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Found 40 results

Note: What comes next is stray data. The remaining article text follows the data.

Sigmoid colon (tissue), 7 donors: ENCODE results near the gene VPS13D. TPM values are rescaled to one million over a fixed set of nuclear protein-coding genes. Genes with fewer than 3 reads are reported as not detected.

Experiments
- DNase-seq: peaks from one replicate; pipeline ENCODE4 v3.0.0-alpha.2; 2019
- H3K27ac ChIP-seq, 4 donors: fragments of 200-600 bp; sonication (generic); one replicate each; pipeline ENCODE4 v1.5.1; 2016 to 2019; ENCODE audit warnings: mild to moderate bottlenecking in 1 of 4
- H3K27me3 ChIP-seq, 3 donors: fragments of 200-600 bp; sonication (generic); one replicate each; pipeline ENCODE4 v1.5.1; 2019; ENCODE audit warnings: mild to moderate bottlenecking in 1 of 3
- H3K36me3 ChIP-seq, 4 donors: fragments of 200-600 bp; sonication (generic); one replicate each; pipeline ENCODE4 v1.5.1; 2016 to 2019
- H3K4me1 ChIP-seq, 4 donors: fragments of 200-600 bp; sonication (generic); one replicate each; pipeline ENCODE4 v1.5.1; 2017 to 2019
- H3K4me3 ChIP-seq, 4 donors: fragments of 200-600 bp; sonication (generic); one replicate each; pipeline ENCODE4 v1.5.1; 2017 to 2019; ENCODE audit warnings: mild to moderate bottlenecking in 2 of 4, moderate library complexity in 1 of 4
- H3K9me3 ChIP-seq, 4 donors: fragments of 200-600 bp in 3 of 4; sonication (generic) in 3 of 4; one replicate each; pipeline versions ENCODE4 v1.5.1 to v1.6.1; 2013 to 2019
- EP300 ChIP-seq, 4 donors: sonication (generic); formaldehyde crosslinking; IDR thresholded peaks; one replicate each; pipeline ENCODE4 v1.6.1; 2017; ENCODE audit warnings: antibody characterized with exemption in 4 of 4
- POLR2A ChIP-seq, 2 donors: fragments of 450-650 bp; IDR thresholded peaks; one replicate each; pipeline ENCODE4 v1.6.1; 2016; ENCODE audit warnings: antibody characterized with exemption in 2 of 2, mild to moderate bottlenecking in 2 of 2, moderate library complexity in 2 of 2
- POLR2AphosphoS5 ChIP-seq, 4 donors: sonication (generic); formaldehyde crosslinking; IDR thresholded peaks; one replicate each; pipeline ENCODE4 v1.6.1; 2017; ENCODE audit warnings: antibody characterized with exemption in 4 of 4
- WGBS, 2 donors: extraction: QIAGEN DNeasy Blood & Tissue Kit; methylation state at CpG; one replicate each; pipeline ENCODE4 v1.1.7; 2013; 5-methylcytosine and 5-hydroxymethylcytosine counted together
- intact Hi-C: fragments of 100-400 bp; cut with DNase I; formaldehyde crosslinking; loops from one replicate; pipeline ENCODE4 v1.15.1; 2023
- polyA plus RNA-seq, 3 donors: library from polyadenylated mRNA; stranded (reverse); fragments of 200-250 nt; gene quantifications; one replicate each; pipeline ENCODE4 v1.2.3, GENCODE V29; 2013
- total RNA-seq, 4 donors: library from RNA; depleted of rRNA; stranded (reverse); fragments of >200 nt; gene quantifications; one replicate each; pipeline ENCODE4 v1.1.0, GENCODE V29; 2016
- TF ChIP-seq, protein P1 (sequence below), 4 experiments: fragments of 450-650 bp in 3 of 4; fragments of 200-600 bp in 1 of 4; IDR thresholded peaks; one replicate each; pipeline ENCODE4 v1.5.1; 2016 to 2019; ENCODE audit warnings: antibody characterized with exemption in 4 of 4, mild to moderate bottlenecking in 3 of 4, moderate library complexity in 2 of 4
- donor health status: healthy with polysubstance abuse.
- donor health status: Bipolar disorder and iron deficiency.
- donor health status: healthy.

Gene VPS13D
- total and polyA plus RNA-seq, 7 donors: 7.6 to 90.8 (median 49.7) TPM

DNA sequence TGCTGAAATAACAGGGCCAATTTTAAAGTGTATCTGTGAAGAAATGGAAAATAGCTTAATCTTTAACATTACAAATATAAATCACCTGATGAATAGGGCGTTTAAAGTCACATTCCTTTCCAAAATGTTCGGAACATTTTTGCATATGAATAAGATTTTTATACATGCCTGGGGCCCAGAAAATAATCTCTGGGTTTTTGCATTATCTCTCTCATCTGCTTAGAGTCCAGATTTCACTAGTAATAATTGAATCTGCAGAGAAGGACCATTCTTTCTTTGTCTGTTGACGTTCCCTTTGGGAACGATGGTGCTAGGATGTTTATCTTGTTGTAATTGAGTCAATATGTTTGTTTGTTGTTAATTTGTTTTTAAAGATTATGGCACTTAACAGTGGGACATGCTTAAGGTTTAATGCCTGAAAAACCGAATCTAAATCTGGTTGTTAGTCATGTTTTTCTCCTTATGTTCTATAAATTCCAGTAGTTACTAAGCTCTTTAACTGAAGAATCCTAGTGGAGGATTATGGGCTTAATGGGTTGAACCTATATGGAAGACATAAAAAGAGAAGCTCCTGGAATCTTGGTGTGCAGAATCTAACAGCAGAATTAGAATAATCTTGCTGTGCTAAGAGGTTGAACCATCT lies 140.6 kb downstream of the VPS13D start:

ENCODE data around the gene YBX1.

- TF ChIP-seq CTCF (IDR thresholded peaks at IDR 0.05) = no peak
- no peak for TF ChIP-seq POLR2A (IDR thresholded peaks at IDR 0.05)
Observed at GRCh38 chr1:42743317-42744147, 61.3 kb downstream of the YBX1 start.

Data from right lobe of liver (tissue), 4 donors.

1. B-26B-50 Invader (48281) 1:48 ICM via Hannants The good old B-26 Marau… no, wait. The A-26 Invader? Hang on, erm... B-26 Invader. That's it, as long as it's after 1948 as that's when it was re-designated as the B-26 by the US Air Force to confuse us, and later on back to the A-26 just to complete my befuddlement. It was developed a little after the Marauder and despite using the same engines it was designed totally separately from its tubular colleague. It was designed to replace the A-20 Havoc, but it was initially less than popular in the Pacific theatre where its poor cockpit visibility due to the canopy and engine position rendered it unloved by the first users. It was more popular in the European theatre and was accepted as replacement for the Havoc fairly quickly. Two types were designed, The C with a glass bomber nose and the B with a full metal nose filled with either 6 or 8 .50cal machine guns, which coupled with the three in each wing gave it quite a punch, deserving of the Strafer title. It also had a pair of turrets on the fuselage mid-upper and dorsal positions, which were both operated by a single gunner using a complex remote mechanism that flipped between the upper and lower turrets depending on where the gunner was looking through his binocular sights. This trained the guns accordingly and also calculated the correct offset for parallax and lead, but was very complex and caused some delays to it entering service, and even more issues with maintenance in the field. After the war it served in Korea, early Vietnam engagements and other conflicts, ending its days in US service with the Air National Guard in the early 70s. It continued in civilian service as a fire bomber and in other roles, such as actor in the film Always with Richard Dreyfuss playing its brave but ill-fated pilot. The Kit This is a brand new tooling from ICM and a lot of folks have been waiting (im)patiently for it for a while now, hoping for something to replace the old Revell Monogram kit of yore. Here it is! It's the Korean War variant with the Strafer nose that we're getting first, with other options coming in due course. It arrives in the familiar top opening box with a captive inner lid on the lower tray, and inside are eight sprues in grey styrene, one in clear, a decal sheet and the instruction booklet. A quick look over the sprues reveals that panel lines are very crisp, narrow and restrained, the surface is matt and very neat-looking, with plenty of engraved and raised details on the parts, plus subtly indented flying surfaces mimicking their fabric covering. You might also notice that there are parts for an open or closed canopy, the open one having the flat top surface, while the closed canopy has the slightly blown roof that was used after 1944 to improve visibility. That might give you some latitude in case you can't wait to build a WWII aircraft. Construction begins with the cockpit, creating the pilot's seat, instrument panel (with instrument decals) with built-in door to the nose, centre console with throttle quadrant before adding those and the single control column to the floor. The aft compartment is built up around the front wing spar with a set of radio gear hanging from a pair of risers, then a pair of bombs on their racks, the reason for which will become clear in a moment. The port fuselage half is detailed with some side console and panel parts and then has the bomb racks, nose gear bay sides, forward spar with radio gear, rear spar in the centre of the bomb bay, sloped aft bulkhead and another frame behind that, followed by the cockpit floor, so you'll have to do some detail painting as you go. After this the starboard fuselage side is prepped, and here's where a little cautionary note about sink-marks on the exterior of my sample needs making. The right side of the cockpit and bomb bay with its detailed ribbing has caused the shallowest of sink-marks on the exterior, which would be best dealt with using a little filler before you get busy building. You could have dismissed it as oil-canning of the skin if it were consistent and on both sides, but as it isn't you'll need to decide whether you're going to fix it. Happily the majority of it is in areas that are open enough to allow easy sanding back of filler, so it shouldn't slow you down very much. I'll be using some Tamiya Basic on mine in due course and have no doubt it will be just fine. A 0.8mm hole is drilled in the section behind the canopy and the two remaining bomb racks are added inside along with an internal detail panel, nose gear bay side, and a hatch that does a credible impression of a toilet lid. With that and a quantity of detail painting you can then slide the starboard fuselage over the two spars, and it would be a good idea when fitting those spar parts to let them set up with the starboard fuselage taped in place to ensure they make the correct angle when they're set in place permanently. The instructions then have you building up the tail feathers, with the elevators having separate single-part flying surfaces, plus a two piece rudder to attach to the moulded-in tail fin. The gun-nose is appropriate for this model, but as it's a modular part that in real-world situations could be swapped for the glazed-nose in a couple of hours, you can bet your boots these parts will be joined by some additional glazing in a later boxing. The fixed lower and rear section of the nose are built up out of three parts, making space for the 40g of nose weight you are encouraged to fit before you add the single cowling panel that covers the gun bay, with a pair of four barrel gun-inserts added through the holes to depict the .50cals. You'll need to drill out the muzzles or take the lazy way out and get a set of Master barrels, such as the P-47 set until they get their own specific set. The nose section is a straight-forward butt joint to the fuselage, with a small half-moon cut-out that should help align it. The wings are next, and the lower parts have a smattering of flashed-over holes ready to drill out for bombs, gun-pods or drop tanks, plus three cartridge ejection chutes to be cut out for the wing mounted .50cals. The faces of the in-line radiator baths are added to the lower wings and then it's already time to bring the halves together. You'll notice that there are fairings and a hump in the upper wing where the engine nacelles will be, and these are separate assemblies to be built up later. First, the separate two-section flaps (oddly with no deployed option), and the ailerons are prepared and added to the trailing edge of the wings, the latter being of one piece each and slotting into wing via two tabs. The tip lights and underwing landing lights are added from clear parts, and a small insert is glued into the wing that includes three more barrel stubs each and will again need drilling out. At this stage the instructions have you sliding the wings onto the spars and gluing them in place. Whether you'd rather wait until you've added the engine nacelles though is entirely up to you though. There are of course two engine nacelles and these build up pretty much identically apart from their outer skins, which are handed to fit their respective fairings as you'd expect. They are split vertically, and each half has internal structure moulded-in, with bulkheads added fore and aft of the gear bays, coupled with bay lip inserts that bulk out the edges and also hold captive their bay door. This may require some clever masking and a little care during handling, but it shouldn't hold you back too much, as the hinge-points are relatively robust. The two halves are joined together, the prominent intake on the top of the nacelle is made up from two parts, then is added to the nacelle front which is in turn glued to the rest of the nacelle, with the completed assemblies attached to the wings from the underside, as yet without their engine cowlings or props. The engines are added later in the build, and the Twin Wasps are depicted in their entirety with both banks of pistons, push-rods, ancillaries and reduction housing at the front, plus the collector ring and exhausts at the rear, the latter made up from eight parts each. So that they are fitted correctly and mesh properly with the nacelles, they are attached using a jig that is discarded later, so remember not to glue it in! Again the engines are identical and interchangeable with each other, and they fit to the nacelles with a teardrop-shaped tab, after which the engine cowling is slotted over them. The cooling flaps are last to be added in four sets around the rear of the cowling. The top of the fuselage is still open at this point, as it has an insert with the top turret to fit in place, with another for the dorsal turret fitted later on. The remote turrets are both made up together with the ability for the twin .50cals to be left movable if you wish. The top turret has its mechanism and ring made up first, with the two halves brought together on either side of the insert before being glued into the fuselage closing up that area. Then the gunner's compartment with simple seat and periscope is made up and installed under the glazing that sits behind the top turret. Flipping the model over, the lower turret is added to the insert and glued in place too. Another clear light is added to the very rear of the fuselage, and attention turns to the landing gear, which is of the tricycle variety as became the fashion in late war. Each of the three tyres are made from two halves with separate hubs applied from either side, then hung on their respective legs, which have retraction jacks and scissor links added along the way. Happily these can be fitted late in the build, so the open bays can be masked quicker than if they were present. Speaking of bays, you can depict the bomb bay open or close by using either a one piece door for closed, or two separate doors with internal detail for open. This is nice to see, as it's always a little tricky to join two doors and get them aligned with the fuselage so there's minimal join-lines. The main airframe is ostensibly complete save for some antennae and the props, and if you've been sparing with the glue when assembling the engines, the latter should still spin once complete. Your final choice is bombs, tanks or gun-packs hung under the wings. The bombs are made up from two halves each with a spinner insert in the rear and their attachment points moulded into the port side, the gun-packs have a handed three part pod that fits around the central gun-tray, and the drop tanks are simple two-part assemblies with their attachment points moulded into the port side again. They are all mounted on pegs, and fit into their holes that you remembered to drill in the wings before you closed them up, didn't you? Markings In this initial boxing there are three options included on the decal sheet, one in bare metal, the other two in olive drab, one of which has a bare metal leading-edge panel to the tail and an all-over olive drab finish. From the box you can build one of the following: B-26B-30-DL 8th BS, 3rd BG, Iwakuni AB, Japan, Spring 1951 B-26B-56-DL 13th BS, 3rd BG, Iwakuni AB, Japan, August 1950 B-26B-61-DL 730th BS, Miho AB, Japan, Autumn 1950 The decals are printed anonymously, although they look like DecoGraph's output to my eye. They have good registration, colour density and sharpness, and include a number of stencils that are legible with the right eyeware. If you forgot to ream out those cartridge chutes in the wing before you closed them up, some kind soul has added two decals with three black rectangles to help you out. Conclusion This model should make a fair few people happy, and consign a lot of old Monogram kits to deep stash or eBay as a result. Detail is excellent and made so much nicer by the matt surface, and there's a fair proportion of the interior included for what is bound to be a popular kit. Smear a little filler into those light sink-marks before you get started, and no-one will know they're there. Keep 'em coming ICM! Very highly recommended. Available in the UK from importers H G Hannants Ltd. Review sample courtesy of